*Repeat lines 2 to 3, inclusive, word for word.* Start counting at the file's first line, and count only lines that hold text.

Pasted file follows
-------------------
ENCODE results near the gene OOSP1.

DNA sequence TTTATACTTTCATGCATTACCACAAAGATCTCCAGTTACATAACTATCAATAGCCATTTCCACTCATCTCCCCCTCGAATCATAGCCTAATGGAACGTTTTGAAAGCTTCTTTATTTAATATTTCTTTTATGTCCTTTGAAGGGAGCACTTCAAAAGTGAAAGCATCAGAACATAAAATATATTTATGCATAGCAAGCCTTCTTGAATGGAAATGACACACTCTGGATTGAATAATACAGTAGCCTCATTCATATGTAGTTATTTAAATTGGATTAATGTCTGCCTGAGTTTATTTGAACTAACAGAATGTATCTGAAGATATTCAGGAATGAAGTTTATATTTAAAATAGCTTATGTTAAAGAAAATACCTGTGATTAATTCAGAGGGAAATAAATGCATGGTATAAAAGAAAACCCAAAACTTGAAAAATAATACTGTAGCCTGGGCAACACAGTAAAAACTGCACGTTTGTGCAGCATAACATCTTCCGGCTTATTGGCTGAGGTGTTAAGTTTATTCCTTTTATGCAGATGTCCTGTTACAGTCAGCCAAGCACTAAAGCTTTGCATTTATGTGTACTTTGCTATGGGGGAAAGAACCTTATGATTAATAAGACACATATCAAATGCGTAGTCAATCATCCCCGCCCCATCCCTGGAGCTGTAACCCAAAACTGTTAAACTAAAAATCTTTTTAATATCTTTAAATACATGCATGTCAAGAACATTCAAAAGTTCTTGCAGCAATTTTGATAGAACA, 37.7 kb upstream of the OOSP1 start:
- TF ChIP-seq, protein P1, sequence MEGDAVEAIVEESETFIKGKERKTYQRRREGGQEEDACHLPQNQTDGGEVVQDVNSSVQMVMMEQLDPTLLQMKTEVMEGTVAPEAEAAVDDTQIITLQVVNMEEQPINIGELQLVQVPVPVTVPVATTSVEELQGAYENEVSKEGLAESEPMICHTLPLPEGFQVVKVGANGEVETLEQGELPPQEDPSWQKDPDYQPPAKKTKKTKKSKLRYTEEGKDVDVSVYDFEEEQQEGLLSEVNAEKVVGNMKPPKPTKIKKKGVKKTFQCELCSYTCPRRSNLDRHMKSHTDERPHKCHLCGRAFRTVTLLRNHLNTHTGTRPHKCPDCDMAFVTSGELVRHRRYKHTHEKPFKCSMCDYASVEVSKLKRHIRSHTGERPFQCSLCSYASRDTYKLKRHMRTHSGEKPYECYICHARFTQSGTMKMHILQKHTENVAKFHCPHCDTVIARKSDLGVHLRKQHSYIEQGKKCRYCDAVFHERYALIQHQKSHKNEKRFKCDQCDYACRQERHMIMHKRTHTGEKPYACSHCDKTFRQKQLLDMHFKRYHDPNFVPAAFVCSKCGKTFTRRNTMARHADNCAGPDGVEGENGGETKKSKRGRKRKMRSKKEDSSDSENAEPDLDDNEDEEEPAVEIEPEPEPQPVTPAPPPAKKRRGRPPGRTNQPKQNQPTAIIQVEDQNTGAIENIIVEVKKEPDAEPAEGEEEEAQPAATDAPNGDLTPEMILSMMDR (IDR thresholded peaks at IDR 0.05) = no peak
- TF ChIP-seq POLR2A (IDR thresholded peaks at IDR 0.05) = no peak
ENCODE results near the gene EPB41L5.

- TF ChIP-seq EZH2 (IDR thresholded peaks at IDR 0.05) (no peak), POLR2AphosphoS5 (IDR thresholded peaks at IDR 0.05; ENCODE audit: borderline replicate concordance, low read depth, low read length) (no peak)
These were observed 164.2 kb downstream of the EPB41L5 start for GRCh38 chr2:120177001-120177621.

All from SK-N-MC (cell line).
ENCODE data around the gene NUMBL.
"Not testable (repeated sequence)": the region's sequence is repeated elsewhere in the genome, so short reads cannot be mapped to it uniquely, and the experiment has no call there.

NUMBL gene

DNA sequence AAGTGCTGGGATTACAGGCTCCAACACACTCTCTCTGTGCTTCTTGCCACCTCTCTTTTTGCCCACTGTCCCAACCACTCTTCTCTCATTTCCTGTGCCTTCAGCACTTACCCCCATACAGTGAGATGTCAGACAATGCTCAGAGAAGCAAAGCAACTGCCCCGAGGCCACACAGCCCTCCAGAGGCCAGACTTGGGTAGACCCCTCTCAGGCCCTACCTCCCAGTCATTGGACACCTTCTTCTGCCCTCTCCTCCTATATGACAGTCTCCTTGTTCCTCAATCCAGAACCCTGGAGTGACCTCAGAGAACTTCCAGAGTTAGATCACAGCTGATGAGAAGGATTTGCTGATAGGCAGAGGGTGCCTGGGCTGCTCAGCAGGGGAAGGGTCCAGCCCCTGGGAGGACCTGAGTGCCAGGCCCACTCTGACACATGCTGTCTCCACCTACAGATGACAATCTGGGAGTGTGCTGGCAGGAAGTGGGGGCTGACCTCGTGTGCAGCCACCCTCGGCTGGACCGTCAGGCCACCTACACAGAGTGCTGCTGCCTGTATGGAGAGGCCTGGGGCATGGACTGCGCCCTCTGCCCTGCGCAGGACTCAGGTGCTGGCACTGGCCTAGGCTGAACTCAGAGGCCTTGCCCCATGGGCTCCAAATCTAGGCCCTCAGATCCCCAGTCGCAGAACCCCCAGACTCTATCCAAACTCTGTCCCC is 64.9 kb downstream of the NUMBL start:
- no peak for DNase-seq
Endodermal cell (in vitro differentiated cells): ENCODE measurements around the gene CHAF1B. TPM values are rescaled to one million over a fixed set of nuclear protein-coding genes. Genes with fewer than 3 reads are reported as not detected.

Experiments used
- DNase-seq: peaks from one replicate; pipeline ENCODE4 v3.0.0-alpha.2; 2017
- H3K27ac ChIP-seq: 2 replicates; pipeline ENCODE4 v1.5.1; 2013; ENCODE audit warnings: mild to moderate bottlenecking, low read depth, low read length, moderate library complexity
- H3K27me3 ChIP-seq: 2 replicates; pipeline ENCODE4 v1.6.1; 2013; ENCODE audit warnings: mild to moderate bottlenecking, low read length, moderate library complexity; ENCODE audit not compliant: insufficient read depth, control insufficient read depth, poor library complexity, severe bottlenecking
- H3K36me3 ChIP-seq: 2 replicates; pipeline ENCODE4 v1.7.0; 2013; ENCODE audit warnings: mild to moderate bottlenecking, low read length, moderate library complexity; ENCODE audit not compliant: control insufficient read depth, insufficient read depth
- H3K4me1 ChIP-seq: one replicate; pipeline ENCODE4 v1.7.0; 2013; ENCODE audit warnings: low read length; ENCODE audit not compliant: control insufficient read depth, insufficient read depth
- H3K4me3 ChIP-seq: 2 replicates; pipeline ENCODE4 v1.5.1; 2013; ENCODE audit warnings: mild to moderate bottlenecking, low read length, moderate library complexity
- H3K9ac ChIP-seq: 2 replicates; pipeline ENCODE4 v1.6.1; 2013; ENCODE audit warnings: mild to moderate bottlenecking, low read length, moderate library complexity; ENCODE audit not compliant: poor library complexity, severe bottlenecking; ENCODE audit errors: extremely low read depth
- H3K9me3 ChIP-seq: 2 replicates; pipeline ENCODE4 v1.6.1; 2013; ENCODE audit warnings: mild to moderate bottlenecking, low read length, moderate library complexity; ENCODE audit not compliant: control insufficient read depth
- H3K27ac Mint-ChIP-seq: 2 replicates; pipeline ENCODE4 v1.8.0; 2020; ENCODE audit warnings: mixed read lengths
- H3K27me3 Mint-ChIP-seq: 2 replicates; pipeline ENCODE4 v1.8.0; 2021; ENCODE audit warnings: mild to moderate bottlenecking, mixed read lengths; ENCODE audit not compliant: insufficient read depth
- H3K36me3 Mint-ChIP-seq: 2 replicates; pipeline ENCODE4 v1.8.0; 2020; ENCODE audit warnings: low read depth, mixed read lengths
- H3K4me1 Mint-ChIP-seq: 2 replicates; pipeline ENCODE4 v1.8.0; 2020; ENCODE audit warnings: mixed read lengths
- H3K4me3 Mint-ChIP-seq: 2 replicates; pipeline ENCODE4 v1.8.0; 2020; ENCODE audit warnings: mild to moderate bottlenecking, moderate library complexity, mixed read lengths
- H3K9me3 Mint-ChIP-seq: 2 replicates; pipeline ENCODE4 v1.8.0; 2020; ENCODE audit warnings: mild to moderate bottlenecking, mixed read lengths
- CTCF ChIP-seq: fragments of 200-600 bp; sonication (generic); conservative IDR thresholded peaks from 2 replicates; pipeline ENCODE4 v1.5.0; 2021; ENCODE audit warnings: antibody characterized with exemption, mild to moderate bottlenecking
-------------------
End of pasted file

DNA sequence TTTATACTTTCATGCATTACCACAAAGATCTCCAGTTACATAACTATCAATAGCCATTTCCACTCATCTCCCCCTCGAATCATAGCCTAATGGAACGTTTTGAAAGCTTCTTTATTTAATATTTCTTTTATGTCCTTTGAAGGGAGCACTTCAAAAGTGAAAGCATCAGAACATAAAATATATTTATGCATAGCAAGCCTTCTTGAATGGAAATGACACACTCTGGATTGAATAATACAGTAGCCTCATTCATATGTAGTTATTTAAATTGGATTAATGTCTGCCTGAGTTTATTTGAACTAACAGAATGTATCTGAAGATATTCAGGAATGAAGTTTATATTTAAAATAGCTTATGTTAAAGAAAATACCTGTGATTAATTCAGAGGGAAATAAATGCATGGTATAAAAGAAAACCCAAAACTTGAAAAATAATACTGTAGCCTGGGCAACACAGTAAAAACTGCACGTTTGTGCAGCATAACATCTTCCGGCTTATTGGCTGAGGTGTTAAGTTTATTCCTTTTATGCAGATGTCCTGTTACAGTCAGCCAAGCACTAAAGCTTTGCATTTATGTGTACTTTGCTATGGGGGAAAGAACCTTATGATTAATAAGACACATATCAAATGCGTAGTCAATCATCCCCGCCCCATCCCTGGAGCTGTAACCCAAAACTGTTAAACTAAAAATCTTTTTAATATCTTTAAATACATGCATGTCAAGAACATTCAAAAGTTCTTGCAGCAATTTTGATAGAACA, 37.7 kb upstream of the OOSP1 start:
- TF ChIP-seq, protein P1, sequence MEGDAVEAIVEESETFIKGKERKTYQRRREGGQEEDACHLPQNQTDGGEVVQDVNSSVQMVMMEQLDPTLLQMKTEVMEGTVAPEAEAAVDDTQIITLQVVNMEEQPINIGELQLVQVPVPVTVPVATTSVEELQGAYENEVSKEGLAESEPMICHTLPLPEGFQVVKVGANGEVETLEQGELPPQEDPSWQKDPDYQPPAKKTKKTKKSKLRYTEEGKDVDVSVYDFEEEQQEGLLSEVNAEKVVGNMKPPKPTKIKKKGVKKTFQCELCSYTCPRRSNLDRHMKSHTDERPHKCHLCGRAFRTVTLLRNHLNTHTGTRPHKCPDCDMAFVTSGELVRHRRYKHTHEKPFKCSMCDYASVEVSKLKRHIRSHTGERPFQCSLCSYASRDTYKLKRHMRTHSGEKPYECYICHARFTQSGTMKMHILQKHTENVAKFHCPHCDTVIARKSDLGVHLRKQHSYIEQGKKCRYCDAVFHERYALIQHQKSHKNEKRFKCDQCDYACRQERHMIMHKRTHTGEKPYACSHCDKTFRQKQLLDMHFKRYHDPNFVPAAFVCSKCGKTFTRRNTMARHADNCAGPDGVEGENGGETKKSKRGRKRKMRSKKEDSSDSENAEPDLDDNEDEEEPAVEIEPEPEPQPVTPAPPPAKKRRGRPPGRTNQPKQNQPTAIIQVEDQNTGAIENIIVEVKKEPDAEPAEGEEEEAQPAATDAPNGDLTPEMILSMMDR (IDR thresholded peaks at IDR 0.05) = no peak